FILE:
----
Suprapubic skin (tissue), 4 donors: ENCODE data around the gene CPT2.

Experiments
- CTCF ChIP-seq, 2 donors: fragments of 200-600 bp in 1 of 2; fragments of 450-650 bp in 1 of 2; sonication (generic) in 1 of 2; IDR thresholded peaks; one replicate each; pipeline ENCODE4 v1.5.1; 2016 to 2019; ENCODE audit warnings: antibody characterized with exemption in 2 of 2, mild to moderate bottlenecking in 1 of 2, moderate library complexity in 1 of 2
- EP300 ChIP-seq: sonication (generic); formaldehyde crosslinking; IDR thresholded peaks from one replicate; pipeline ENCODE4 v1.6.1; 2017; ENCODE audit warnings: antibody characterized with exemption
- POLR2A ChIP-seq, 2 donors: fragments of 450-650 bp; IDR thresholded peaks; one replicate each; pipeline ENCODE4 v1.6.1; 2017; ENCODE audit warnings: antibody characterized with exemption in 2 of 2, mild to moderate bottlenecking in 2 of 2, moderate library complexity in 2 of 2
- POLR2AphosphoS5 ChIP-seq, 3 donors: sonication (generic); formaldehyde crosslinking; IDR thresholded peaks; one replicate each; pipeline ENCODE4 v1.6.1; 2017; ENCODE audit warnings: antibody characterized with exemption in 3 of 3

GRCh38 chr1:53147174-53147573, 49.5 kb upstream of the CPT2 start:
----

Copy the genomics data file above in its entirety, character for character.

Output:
Suprapubic skin (tissue), 4 donors: ENCODE data around the gene CPT2.

Experiments
- CTCF ChIP-seq, 2 donors: fragments of 200-600 bp in 1 of 2; fragments of 450-650 bp in 1 of 2; sonication (generic) in 1 of 2; IDR thresholded peaks; one replicate each; pipeline ENCODE4 v1.5.1; 2016 to 2019; ENCODE audit warnings: antibody characterized with exemption in 2 of 2, mild to moderate bottlenecking in 1 of 2, moderate library complexity in 1 of 2
- EP300 ChIP-seq: sonication (generic); formaldehyde crosslinking; IDR thresholded peaks from one replicate; pipeline ENCODE4 v1.6.1; 2017; ENCODE audit warnings: antibody characterized with exemption
- POLR2A ChIP-seq, 2 donors: fragments of 450-650 bp; IDR thresholded peaks; one replicate each; pipeline ENCODE4 v1.6.1; 2017; ENCODE audit warnings: antibody characterized with exemption in 2 of 2, mild to moderate bottlenecking in 2 of 2, moderate library complexity in 2 of 2
- POLR2AphosphoS5 ChIP-seq, 3 donors: sonication (generic); formaldehyde crosslinking; IDR thresholded peaks; one replicate each; pipeline ENCODE4 v1.6.1; 2017; ENCODE audit warnings: antibody characterized with exemption in 3 of 3

GRCh38 chr1:53147174-53147573, 49.5 kb upstream of the CPT2 start: